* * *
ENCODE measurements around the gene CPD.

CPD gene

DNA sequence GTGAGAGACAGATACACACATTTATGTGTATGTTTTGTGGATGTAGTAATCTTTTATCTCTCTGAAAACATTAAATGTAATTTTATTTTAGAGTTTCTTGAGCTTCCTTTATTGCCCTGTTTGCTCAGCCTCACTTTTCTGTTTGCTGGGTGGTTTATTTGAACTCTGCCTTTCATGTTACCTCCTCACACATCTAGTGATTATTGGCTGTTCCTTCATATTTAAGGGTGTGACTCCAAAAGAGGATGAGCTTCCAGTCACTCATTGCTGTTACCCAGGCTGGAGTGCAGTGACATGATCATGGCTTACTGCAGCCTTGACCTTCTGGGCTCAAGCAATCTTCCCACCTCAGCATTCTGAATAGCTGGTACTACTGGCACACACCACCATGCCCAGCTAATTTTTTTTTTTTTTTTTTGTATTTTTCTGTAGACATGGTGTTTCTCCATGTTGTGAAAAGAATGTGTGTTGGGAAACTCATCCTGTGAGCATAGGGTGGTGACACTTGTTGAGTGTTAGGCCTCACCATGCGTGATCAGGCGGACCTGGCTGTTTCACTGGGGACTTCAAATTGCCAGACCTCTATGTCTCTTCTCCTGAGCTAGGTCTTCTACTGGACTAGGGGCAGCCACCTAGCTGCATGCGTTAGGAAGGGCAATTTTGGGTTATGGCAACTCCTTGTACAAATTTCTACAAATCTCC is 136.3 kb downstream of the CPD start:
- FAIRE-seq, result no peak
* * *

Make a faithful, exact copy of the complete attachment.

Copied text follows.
ENCODE measurements around the gene CPD.

CPD gene

DNA sequence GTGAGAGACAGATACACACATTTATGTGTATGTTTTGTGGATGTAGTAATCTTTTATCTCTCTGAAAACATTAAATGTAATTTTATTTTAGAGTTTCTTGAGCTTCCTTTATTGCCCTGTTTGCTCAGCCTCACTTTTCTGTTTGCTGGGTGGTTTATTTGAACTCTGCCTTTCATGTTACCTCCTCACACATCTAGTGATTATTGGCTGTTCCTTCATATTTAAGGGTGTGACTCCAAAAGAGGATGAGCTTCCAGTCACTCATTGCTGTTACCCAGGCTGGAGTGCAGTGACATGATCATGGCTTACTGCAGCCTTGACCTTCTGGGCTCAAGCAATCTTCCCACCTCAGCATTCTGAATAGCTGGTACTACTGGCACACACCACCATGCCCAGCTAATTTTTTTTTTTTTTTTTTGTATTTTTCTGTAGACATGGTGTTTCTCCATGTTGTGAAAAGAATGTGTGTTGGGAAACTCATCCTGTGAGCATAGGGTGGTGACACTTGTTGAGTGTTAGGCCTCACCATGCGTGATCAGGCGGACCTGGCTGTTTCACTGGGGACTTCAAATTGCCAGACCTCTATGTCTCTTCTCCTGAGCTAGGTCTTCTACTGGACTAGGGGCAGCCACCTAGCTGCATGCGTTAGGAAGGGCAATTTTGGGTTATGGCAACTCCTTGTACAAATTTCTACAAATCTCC is 136.3 kb downstream of the CPD start:
- FAIRE-seq, result no peak